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Note

Black Princes of India

C K R

The recent mob attacks on Blacks in Noida were obvious racist hate crimes. The Indian government unfortunately stated that these should not be called hate crimes until the investigation is over. But when similar crimes take place againsl Indians in the US, even isolated violence by a single drunk man in a bar, the Indian government immediately takes them up as hate crimes. Instead of trying to play down the matter, the government should look closely into xenophobia, for several thousands of African students live in Noida alone, and they no longer feel safe.

This is not the first incident of such racist attacks. Last year, a street mob attacked a Tanzanian woman in Bengaluru. She was stripped, molested and paraded on the street by the mob. This was in apparent retaliation against a road accident in which a car driven by a Sudanese killed an Indian woman. But, apart from the color of the skin, there was no connection between the Tanzanian and the Sudanese. That this flimsy connection was enough speaks volumes for the latent prejudices of the mob. Then, too, the Karnataka government played it down as just a reaction to an accident.

Earlier, in 2014, Somnath Bharti, a minister in the Delhi government, led a late-night raid by a vigilante mob on a house occupied by six Nigerian women, accusing them of peddling drugs, and forcing one of them to give a urine sample on the spot.

Clearly, not only is xenophobia widespread, it is not well understood. In the popular perception, Indians are always the victims of hate crimes, never its perpetrators. One should condemn such repeated incidents, and squarely recognise them as racially motivated hate crimes. Further, there is a need to prevent their repetition by understanding the origins of this xenophobia.

Now, in ancient India there was no bias against a black skin. Even some widely revered deities, Krishna, Shiva, and Kali are black skinned. The very words "krishna" and "kali" mean black (though the latter also relates to time or kala).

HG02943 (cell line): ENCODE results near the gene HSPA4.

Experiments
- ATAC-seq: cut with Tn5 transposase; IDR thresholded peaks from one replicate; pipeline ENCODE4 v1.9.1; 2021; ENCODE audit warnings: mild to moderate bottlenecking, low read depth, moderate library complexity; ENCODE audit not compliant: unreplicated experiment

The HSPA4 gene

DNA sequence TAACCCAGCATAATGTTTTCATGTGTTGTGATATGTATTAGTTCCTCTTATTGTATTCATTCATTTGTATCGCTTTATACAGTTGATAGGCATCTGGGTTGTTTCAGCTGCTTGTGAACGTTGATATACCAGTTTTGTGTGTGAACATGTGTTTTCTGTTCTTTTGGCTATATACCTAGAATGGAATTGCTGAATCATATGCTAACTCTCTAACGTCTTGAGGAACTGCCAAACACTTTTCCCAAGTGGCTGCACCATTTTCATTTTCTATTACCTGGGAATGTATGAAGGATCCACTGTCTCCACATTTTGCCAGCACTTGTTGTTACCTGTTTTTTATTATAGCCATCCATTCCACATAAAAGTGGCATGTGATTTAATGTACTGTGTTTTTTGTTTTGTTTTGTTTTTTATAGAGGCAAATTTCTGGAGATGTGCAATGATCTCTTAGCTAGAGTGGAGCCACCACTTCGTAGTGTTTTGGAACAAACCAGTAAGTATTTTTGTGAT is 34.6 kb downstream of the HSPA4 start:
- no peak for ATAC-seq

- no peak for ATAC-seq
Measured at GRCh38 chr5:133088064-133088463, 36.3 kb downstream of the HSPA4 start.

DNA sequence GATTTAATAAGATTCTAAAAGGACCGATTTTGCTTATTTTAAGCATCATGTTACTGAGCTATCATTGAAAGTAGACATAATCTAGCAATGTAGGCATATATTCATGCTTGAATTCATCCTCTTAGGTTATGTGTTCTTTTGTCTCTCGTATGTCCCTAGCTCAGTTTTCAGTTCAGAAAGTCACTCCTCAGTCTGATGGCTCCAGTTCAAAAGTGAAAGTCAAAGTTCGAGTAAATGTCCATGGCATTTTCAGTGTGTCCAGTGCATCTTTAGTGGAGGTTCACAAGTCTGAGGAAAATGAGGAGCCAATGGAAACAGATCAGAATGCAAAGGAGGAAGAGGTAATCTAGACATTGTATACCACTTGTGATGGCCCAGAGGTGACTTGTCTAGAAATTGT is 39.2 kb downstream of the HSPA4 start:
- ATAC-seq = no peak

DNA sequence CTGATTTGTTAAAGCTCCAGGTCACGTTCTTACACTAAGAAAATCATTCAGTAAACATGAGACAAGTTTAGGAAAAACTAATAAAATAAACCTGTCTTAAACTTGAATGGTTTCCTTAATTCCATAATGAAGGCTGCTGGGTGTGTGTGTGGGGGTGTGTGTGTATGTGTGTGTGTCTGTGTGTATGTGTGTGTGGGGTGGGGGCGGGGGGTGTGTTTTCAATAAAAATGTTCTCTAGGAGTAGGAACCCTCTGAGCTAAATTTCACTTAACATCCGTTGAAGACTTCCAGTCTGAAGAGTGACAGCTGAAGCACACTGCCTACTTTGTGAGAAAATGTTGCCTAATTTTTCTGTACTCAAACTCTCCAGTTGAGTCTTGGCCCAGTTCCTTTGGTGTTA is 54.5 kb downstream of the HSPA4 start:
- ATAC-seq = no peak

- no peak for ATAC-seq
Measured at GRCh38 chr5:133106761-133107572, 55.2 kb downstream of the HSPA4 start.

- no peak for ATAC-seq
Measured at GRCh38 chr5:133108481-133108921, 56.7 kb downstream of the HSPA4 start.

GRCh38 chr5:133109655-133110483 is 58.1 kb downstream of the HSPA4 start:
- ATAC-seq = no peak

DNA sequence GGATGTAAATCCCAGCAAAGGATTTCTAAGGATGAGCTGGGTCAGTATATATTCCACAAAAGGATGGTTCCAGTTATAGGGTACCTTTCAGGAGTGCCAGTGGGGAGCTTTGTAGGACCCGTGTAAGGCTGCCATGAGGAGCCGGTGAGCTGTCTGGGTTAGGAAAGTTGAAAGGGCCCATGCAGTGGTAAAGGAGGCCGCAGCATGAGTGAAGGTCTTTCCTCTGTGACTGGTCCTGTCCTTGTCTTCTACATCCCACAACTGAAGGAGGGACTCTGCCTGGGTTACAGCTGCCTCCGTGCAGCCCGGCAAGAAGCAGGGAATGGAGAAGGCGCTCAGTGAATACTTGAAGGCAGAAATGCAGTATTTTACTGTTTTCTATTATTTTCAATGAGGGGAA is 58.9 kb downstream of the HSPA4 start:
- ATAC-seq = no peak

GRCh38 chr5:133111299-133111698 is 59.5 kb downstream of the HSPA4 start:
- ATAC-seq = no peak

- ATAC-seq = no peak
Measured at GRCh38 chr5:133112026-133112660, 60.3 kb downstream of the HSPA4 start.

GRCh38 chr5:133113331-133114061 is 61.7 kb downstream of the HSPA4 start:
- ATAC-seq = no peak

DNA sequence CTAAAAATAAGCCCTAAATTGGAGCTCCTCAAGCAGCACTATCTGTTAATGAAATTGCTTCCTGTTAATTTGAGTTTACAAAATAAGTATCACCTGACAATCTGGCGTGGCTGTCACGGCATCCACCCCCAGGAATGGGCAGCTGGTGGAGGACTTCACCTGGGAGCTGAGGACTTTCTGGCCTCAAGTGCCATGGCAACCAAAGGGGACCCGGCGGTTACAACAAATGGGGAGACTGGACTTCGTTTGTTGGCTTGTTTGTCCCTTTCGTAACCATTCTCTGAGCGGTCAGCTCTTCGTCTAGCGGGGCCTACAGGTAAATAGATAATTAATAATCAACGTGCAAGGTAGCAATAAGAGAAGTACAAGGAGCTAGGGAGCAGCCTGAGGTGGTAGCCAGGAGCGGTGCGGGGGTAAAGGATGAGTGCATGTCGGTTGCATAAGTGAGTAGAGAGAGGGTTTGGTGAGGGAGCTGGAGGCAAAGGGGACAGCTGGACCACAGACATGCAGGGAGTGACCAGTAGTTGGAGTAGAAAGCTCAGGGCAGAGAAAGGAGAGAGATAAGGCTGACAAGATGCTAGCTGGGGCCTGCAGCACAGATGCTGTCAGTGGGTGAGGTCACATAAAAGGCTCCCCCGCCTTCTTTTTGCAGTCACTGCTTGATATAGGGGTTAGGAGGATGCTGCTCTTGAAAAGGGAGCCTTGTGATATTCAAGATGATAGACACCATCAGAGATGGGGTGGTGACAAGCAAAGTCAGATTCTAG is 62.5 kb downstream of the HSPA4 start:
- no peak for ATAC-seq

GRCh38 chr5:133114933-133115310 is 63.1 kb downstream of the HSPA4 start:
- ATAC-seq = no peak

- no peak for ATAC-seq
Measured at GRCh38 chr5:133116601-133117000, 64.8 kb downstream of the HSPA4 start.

Nor was there any racial bias against Blacks in medieval India. The first female Muslim ruler of Delhi, Razia Sultana, had a black, Jamaluddin Yaqut, as a close advisor. He was elevated to high nobility and given the title Amir of Amirs. The two were romantically linked, as reported by Ibn Battuta, who visited Delhi a century later.

This was hardly an isolated case of social mobility for blacks in medieval India. The situation in the Bengal sultanate was similar. Bengal recruited a large number of blacks as "slaves". But they were not "slaves" in the sense of slaves on American plantations. They served the army, and occupied important positions in the court. Eventually, they became kings, the most famous being Barbak Shahzada. They were called habshi-s, a Persian word from the Arabic Habashi for Abyssinians or Ethiopians. Four habshi-s ruled Bengal until 1494.

The situation in the Deccan sultanate, in the south, was similar. Malik Ambar, a habshi, became prime minister of Ahmadnagar. He allied with the Marathas, used rockets to resist the Mughal army, and drove the Moghul emperor Jehangir to desperation. Habshi-s were later called siddi-s (a term of respect), and they eventually even created a kingdom of their own becoming Nawabs of Sachin and Janjira where Malik Ambar had built a fort. The siddi-s (often ethnic Bantus) still survive in large numbers in Karnataka; and though they have embraced different religions today, they till retain the common custom of ancestor worship.

So, what happened? Why and when did Indians turn racist? That happened after colonialism. In the early days of colonialism, William Jones pointed out the similarities between Sanskrit, Pehlavi, Greek and Latin. That quickly led to the Aryan race conjecture, in those days of blatant Western racism, with the likes of Hume, Kant, and Hegel pitching in to support racism. It is through colonialism that Indians learnt to value a fair complexion, as so clearly seen today in marriage advertisements, and the sale of fairness creams.

While such blatant racism is easy to understand, colonialism instilled a subtler and more dangerous form of racism. Both racism and colonialism nurtured a false history glorifying Greeks. Martin Bernal in his Black Athena called it the fabrication of ancient Greece. That colonial hangover persists and school texts still promote subtle racism. For example, NCERT class 9 school text in math still extols "Euclid" and shows an image of him as a white man. A decade ago this writer pointed out that this image was merely a Caucasian stereotype: NCERT replaced it with an image stilf Caucasian, but not stereotyped!

To curb mob violence against individuals Indians must correct the prejudices latent in the mob? Particularly the subtle prejudices acquired through colonial education.

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Frontier
Vol. 50, No.1, Jul 9 - 15, 2017